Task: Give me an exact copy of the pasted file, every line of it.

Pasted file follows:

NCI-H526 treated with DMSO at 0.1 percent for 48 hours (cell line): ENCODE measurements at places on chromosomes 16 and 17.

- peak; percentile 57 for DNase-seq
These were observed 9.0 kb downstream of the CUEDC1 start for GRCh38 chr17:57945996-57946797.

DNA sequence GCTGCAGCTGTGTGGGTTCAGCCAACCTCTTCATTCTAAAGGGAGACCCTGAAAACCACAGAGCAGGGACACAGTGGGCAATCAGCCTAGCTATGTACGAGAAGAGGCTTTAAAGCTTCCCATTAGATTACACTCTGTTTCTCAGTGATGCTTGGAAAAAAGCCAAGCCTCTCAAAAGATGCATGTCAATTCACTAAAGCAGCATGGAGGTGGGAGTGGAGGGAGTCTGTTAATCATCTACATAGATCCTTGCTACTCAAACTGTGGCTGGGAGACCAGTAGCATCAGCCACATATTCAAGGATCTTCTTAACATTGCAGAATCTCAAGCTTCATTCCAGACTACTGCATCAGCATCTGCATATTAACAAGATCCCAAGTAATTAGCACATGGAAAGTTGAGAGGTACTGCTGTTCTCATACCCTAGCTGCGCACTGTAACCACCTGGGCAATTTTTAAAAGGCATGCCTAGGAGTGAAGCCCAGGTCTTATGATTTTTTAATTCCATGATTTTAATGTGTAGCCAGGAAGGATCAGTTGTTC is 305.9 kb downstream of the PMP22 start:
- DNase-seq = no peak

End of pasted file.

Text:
NCI-H526 treated with DMSO at 0.1 percent for 48 hours (cell line): ENCODE measurements at places on chromosomes 16 and 17.

- peak; percentile 57 for DNase-seq
These were observed 9.0 kb downstream of the CUEDC1 start for GRCh38 chr17:57945996-57946797.

DNA sequence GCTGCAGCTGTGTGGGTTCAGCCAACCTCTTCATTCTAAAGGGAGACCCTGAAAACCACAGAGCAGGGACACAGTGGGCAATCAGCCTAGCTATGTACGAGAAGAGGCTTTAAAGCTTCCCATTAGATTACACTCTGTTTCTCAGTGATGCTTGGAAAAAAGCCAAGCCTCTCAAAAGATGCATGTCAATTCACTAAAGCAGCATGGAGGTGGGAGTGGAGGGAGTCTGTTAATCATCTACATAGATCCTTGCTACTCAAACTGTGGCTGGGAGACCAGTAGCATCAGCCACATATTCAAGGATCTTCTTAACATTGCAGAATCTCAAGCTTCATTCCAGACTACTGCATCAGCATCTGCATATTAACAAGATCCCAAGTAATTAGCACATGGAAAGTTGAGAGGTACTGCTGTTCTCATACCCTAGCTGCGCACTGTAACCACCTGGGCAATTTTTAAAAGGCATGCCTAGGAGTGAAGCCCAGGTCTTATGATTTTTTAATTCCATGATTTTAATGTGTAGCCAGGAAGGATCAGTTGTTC is 305.9 kb downstream of the PMP22 start:
- DNase-seq = no peak